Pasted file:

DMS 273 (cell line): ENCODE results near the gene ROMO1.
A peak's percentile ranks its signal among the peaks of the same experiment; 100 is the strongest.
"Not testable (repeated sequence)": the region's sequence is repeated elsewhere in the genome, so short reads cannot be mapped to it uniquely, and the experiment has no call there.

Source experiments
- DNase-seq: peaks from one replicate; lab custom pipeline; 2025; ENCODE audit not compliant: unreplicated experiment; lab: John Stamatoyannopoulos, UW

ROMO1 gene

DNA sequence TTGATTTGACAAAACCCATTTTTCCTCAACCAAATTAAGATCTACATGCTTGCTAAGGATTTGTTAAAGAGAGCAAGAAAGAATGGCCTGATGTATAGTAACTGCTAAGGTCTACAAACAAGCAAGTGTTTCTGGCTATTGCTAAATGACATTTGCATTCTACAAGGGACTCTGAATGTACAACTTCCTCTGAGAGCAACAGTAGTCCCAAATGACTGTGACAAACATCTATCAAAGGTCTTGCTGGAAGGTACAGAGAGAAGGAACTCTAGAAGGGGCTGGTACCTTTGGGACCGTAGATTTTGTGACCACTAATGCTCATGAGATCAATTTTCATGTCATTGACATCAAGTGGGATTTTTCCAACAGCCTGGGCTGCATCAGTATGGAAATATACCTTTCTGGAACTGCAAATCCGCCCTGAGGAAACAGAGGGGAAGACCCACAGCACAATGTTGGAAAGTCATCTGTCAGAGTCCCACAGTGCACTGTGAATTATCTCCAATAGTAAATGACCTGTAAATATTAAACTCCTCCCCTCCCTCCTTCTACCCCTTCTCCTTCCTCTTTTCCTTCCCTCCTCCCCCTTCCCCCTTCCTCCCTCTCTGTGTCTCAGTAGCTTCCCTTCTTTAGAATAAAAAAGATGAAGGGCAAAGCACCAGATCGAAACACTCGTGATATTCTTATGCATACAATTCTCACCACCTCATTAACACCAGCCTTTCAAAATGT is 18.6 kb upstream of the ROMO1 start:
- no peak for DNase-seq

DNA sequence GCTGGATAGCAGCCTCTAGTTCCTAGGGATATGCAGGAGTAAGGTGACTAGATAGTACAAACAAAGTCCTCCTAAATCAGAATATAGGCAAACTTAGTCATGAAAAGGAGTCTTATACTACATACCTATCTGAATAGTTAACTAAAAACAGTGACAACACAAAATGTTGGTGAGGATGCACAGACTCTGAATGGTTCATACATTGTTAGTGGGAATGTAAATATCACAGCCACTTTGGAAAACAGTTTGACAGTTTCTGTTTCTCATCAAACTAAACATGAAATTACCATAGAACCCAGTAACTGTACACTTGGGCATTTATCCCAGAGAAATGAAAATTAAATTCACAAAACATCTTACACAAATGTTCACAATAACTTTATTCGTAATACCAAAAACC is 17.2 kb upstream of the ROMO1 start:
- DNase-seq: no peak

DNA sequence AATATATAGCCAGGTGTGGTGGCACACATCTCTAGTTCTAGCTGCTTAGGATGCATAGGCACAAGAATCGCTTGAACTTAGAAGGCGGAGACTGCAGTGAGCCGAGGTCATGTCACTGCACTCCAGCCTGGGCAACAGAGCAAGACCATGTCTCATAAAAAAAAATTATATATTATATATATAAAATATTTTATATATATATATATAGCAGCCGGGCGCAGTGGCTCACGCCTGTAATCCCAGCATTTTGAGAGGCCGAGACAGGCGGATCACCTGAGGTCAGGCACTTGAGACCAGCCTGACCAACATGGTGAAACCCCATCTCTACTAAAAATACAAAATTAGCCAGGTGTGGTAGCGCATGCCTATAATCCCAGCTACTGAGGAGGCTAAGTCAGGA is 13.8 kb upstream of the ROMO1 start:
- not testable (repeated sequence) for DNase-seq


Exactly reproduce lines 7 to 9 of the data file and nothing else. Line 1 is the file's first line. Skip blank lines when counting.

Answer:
DNA sequence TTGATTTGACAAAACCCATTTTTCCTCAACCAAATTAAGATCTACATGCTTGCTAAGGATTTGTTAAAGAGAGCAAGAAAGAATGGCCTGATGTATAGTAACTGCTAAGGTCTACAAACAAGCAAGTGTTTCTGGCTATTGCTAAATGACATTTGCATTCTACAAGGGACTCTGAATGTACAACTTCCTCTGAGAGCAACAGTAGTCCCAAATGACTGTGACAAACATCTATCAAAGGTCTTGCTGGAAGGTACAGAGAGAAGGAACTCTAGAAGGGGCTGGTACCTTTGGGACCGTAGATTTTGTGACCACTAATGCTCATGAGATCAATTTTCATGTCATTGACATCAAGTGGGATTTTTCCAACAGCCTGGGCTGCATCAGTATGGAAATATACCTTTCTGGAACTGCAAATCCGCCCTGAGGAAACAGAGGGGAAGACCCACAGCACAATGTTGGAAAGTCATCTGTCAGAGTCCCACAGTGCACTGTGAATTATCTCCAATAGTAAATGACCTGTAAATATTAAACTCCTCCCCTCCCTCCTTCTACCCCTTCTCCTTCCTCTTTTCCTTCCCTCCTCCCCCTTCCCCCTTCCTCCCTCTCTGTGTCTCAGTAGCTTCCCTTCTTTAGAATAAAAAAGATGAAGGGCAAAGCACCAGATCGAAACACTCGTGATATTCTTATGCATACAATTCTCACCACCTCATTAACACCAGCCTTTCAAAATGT is 18.6 kb upstream of the ROMO1 start:
- no peak for DNase-seq

DNA sequence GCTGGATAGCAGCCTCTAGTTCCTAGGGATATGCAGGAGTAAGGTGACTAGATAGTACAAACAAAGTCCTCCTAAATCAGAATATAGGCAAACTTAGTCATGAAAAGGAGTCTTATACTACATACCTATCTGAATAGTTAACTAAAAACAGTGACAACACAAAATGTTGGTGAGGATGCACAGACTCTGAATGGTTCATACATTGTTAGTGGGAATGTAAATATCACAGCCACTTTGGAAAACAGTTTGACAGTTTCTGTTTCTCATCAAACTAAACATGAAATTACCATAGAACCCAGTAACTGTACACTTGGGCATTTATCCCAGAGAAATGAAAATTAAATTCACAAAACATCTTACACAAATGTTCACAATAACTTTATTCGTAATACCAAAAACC is 17.2 kb upstream of the ROMO1 start: